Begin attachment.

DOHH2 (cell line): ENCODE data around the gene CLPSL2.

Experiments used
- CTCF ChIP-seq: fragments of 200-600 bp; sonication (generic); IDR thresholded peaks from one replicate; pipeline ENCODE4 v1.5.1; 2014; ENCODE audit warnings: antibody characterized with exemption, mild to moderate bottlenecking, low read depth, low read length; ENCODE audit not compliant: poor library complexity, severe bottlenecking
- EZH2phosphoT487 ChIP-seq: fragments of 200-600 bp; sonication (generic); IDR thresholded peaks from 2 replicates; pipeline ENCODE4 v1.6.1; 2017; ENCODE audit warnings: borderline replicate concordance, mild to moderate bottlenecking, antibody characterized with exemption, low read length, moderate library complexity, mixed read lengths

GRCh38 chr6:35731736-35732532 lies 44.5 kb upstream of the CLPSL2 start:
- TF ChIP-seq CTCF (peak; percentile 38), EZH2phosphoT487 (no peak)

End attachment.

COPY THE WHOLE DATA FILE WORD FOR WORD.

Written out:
DOHH2 (cell line): ENCODE data around the gene CLPSL2.

Experiments used
- CTCF ChIP-seq: fragments of 200-600 bp; sonication (generic); IDR thresholded peaks from one replicate; pipeline ENCODE4 v1.5.1; 2014; ENCODE audit warnings: antibody characterized with exemption, mild to moderate bottlenecking, low read depth, low read length; ENCODE audit not compliant: poor library complexity, severe bottlenecking
- EZH2phosphoT487 ChIP-seq: fragments of 200-600 bp; sonication (generic); IDR thresholded peaks from 2 replicates; pipeline ENCODE4 v1.6.1; 2017; ENCODE audit warnings: borderline replicate concordance, mild to moderate bottlenecking, antibody characterized with exemption, low read length, moderate library complexity, mixed read lengths

GRCh38 chr6:35731736-35732532 lies 44.5 kb upstream of the CLPSL2 start:
- TF ChIP-seq CTCF (peak; percentile 38), EZH2phosphoT487 (no peak)